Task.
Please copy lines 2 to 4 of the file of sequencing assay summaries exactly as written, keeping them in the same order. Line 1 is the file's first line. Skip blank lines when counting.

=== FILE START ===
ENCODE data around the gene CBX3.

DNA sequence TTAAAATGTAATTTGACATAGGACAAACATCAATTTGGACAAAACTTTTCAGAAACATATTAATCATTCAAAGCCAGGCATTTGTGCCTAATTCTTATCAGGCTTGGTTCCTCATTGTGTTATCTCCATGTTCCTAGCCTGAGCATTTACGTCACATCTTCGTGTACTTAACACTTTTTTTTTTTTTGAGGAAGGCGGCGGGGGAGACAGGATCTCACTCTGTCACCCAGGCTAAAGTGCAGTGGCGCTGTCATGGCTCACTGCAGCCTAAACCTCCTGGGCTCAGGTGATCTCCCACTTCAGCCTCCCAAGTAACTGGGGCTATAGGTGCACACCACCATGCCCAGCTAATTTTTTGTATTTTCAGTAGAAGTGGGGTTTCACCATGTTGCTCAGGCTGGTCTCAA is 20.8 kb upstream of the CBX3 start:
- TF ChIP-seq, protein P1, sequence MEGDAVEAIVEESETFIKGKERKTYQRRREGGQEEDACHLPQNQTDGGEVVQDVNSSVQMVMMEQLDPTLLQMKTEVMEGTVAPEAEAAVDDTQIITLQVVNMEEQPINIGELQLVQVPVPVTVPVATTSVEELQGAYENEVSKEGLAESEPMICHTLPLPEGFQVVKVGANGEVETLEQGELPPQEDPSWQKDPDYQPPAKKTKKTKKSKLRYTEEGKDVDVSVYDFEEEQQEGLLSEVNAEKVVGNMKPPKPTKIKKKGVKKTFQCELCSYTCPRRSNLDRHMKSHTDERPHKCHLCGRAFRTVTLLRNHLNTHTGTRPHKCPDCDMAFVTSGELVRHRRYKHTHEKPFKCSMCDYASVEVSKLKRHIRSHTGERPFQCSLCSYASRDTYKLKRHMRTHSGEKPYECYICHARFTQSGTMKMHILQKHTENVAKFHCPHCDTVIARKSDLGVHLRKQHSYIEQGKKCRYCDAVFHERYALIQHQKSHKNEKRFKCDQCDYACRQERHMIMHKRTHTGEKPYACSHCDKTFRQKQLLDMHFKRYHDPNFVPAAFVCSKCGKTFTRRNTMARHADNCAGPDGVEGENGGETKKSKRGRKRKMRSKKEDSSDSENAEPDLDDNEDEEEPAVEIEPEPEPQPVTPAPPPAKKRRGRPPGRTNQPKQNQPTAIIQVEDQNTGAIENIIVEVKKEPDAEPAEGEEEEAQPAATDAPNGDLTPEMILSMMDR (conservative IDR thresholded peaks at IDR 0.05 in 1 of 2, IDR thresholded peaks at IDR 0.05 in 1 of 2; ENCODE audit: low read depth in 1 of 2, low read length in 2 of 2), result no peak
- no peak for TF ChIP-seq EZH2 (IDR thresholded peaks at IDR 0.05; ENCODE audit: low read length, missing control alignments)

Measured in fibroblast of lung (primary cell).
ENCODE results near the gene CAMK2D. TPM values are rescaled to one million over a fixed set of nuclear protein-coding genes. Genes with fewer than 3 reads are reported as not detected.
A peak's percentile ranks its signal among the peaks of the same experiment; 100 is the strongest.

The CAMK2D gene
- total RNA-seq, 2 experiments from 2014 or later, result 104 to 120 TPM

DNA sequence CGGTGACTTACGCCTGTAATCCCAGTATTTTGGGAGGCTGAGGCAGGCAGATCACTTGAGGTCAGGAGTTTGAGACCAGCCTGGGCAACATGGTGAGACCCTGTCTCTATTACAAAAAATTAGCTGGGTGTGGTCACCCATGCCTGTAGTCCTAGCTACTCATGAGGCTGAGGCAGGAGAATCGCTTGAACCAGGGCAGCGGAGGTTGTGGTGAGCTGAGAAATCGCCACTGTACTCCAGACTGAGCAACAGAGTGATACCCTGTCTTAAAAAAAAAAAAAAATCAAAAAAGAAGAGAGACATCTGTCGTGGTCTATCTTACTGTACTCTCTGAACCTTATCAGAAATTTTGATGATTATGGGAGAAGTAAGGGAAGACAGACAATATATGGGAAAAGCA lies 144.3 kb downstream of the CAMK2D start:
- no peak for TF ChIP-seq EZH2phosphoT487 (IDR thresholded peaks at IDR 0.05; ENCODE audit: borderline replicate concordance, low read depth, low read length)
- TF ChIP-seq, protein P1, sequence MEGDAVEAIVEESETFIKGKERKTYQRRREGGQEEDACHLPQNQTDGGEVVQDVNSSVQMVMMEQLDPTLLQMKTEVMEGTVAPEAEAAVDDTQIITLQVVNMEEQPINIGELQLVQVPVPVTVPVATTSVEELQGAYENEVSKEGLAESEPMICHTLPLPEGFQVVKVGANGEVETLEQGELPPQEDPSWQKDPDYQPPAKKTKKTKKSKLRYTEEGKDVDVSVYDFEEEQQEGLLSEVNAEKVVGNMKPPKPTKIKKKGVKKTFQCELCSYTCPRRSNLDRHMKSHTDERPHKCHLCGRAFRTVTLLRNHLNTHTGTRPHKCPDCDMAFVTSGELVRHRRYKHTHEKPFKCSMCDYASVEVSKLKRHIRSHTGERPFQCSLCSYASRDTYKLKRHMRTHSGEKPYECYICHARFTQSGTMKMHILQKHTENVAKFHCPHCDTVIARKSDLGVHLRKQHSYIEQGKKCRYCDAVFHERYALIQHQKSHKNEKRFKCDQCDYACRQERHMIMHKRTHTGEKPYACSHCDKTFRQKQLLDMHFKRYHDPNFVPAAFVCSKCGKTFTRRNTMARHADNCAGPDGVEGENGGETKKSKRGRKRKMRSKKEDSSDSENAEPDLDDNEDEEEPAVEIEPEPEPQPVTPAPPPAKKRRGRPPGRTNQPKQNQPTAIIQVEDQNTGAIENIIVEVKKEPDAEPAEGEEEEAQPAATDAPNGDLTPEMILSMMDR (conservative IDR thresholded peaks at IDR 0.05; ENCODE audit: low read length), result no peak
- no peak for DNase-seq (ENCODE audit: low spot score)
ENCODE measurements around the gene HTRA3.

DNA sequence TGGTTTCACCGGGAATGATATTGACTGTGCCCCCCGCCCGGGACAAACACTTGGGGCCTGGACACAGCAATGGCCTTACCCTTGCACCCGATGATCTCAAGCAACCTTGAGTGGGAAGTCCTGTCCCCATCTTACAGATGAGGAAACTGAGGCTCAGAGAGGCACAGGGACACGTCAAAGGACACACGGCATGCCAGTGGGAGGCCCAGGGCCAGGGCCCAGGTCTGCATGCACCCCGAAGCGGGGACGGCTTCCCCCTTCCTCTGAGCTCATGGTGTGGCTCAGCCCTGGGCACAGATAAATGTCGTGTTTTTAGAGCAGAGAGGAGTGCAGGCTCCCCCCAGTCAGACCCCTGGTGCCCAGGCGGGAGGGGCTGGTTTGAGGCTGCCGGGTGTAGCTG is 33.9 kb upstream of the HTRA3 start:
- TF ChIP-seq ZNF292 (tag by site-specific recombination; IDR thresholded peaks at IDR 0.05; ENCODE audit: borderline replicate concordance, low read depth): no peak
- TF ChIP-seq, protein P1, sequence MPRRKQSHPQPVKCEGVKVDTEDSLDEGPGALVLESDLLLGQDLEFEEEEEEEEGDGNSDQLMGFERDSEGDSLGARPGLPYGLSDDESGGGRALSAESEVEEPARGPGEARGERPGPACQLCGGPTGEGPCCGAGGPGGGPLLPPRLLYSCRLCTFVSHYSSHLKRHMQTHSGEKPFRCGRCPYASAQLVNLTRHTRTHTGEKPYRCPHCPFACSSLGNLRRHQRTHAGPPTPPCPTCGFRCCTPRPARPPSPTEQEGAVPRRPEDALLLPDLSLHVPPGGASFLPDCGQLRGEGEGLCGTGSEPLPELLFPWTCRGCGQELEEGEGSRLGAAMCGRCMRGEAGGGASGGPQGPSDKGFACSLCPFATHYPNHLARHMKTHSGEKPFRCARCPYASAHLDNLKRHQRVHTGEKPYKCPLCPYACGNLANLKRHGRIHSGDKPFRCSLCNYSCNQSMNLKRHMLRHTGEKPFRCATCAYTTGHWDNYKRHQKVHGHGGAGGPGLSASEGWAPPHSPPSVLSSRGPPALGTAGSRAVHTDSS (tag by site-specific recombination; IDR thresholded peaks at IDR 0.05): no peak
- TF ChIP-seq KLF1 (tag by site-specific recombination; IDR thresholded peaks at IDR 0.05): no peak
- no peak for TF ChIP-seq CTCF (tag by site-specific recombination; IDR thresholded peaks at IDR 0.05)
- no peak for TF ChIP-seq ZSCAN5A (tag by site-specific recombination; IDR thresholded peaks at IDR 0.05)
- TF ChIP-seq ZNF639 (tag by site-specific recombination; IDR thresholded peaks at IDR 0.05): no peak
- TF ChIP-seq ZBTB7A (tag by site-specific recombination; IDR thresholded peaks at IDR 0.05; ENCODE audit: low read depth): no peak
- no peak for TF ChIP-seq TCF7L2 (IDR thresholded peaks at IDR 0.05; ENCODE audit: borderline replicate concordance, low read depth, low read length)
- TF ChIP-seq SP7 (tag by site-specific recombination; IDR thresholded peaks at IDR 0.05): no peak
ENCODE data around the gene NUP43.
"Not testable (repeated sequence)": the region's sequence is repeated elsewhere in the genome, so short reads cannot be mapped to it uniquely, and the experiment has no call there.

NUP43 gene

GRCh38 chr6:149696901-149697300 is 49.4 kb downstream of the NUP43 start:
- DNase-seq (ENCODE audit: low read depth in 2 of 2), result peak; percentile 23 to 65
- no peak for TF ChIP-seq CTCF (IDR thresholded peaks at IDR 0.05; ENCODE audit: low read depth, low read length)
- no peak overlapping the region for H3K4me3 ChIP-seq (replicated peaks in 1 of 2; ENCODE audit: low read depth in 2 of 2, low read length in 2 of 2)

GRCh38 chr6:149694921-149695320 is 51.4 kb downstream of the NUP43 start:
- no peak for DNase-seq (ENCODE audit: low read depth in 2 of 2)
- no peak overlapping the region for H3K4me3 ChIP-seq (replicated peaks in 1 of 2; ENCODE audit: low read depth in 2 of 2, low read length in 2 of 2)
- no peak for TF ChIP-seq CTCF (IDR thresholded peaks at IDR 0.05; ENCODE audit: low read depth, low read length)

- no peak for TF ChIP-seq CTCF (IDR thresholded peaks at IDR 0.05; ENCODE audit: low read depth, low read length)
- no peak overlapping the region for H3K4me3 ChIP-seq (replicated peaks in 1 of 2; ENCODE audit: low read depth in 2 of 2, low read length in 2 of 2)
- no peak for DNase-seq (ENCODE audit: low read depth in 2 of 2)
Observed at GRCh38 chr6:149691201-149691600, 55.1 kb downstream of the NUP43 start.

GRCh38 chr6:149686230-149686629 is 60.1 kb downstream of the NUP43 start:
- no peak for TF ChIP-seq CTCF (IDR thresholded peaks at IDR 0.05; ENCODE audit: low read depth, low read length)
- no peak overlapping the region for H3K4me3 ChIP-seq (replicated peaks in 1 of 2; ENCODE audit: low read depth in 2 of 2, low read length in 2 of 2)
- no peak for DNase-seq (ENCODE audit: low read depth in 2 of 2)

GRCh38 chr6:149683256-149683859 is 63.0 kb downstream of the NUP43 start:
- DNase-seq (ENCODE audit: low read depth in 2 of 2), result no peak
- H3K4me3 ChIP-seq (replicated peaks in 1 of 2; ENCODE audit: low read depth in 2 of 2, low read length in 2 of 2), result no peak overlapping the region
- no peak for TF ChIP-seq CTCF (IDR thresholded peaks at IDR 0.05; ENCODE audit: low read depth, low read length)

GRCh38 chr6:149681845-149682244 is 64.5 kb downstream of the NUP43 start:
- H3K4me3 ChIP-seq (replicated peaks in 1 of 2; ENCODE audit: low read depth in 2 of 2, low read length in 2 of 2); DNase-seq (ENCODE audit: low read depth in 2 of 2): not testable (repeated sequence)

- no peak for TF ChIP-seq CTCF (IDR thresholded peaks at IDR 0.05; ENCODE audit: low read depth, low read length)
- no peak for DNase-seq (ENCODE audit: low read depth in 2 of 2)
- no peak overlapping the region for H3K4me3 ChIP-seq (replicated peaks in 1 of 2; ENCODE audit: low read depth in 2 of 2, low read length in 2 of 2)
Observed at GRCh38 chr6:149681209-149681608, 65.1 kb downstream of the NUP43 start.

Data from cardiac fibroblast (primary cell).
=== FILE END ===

DNA sequence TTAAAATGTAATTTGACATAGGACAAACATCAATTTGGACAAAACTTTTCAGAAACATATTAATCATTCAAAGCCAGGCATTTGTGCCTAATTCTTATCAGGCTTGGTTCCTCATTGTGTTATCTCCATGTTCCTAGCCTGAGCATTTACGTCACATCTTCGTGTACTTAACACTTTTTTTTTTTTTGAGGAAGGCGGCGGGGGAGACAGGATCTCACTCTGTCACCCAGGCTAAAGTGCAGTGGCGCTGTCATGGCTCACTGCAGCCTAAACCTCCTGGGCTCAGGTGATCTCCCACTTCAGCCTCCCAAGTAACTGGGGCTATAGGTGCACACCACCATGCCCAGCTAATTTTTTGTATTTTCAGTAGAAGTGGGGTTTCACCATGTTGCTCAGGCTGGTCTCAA is 20.8 kb upstream of the CBX3 start:
- TF ChIP-seq, protein P1, sequence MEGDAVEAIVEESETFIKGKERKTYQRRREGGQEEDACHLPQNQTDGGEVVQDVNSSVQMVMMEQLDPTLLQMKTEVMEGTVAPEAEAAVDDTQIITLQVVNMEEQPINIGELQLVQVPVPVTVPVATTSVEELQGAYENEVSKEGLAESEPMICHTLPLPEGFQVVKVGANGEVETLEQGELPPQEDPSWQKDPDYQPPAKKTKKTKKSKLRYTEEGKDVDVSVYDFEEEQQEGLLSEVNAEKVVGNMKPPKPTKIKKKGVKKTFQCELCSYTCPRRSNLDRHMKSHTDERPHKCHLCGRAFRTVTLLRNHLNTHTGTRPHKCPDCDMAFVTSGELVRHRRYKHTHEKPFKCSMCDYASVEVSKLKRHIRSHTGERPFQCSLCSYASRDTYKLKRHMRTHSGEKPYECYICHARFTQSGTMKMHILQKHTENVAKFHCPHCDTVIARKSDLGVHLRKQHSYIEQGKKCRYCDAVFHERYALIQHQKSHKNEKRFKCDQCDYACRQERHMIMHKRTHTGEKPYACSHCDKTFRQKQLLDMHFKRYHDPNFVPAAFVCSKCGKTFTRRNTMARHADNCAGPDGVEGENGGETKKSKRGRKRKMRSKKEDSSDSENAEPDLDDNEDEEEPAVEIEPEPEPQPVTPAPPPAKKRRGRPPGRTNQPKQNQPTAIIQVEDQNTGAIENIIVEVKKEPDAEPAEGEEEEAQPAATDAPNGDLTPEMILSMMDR (conservative IDR thresholded peaks at IDR 0.05 in 1 of 2, IDR thresholded peaks at IDR 0.05 in 1 of 2; ENCODE audit: low read depth in 1 of 2, low read length in 2 of 2), result no peak
- no peak for TF ChIP-seq EZH2 (IDR thresholded peaks at IDR 0.05; ENCODE audit: low read length, missing control alignments)